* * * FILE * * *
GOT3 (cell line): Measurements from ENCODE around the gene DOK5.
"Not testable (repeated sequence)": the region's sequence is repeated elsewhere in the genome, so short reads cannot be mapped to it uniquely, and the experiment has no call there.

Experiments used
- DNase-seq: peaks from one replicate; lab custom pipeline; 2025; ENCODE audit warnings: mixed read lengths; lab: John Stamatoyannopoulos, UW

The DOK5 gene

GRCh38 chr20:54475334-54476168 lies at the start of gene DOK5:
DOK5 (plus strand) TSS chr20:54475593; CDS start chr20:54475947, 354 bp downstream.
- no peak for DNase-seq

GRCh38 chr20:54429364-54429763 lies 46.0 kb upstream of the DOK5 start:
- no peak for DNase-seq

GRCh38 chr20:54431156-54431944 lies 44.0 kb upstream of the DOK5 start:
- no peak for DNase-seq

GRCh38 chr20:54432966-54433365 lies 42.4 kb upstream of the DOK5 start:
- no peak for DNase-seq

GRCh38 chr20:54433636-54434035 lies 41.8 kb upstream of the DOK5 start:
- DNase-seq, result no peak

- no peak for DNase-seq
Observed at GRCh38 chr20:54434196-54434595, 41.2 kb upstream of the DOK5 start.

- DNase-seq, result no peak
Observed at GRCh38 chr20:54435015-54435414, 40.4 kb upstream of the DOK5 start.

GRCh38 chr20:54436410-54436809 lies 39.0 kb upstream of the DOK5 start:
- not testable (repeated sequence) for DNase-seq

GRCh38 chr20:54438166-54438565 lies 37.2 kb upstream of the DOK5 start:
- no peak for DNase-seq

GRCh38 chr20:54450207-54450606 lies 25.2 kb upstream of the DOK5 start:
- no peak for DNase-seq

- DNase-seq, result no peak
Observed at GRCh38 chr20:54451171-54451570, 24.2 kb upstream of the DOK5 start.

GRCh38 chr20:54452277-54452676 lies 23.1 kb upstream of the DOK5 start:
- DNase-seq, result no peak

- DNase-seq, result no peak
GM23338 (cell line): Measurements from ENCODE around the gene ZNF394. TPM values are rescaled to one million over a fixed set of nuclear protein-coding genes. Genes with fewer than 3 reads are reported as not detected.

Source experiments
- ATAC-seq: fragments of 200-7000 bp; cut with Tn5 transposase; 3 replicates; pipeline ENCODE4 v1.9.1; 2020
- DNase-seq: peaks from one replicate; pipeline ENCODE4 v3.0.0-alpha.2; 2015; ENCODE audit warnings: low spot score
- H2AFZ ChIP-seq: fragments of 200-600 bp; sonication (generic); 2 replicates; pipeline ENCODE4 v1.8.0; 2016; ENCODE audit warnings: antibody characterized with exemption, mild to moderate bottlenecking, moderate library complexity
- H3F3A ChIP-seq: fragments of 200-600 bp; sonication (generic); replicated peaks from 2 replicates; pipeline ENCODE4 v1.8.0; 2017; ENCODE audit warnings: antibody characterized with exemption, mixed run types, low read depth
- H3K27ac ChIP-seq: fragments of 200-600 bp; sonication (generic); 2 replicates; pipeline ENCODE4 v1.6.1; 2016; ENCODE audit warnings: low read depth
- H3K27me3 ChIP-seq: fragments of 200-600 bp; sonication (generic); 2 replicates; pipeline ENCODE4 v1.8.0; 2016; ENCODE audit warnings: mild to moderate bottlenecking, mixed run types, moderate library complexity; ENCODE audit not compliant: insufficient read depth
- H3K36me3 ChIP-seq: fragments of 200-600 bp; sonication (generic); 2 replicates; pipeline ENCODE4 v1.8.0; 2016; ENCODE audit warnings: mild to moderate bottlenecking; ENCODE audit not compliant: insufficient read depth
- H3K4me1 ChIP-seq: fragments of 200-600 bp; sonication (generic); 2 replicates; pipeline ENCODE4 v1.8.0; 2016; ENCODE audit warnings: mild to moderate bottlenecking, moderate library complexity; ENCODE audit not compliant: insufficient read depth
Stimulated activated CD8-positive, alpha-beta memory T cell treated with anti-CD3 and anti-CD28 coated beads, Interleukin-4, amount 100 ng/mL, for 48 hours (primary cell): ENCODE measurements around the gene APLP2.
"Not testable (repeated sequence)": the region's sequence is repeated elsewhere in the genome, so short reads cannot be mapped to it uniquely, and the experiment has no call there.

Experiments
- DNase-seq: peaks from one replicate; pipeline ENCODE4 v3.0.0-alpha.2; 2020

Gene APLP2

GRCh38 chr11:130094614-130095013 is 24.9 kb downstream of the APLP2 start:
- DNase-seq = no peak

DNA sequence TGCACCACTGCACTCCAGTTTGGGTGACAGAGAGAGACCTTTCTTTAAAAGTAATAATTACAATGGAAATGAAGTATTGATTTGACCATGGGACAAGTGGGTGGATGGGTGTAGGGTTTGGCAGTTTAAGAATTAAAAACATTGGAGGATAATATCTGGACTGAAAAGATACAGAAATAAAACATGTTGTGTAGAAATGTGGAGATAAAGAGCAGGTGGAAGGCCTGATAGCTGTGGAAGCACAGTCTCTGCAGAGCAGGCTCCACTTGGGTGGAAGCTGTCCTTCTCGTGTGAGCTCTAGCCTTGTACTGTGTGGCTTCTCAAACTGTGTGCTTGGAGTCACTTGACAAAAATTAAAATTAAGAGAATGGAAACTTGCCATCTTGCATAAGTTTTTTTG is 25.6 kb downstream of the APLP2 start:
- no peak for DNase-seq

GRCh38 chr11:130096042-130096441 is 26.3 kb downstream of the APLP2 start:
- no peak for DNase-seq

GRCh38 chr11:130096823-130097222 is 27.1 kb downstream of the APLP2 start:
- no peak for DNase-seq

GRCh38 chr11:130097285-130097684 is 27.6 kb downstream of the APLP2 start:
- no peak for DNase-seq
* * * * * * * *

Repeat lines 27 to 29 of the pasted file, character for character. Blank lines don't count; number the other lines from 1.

- DNase-seq, result no peak
Observed at GRCh38 chr20:54451171-54451570, 24.2 kb upstream of the DOK5 start.

GRCh38 chr20:54452277-54452676 lies 23.1 kb upstream of the DOK5 start: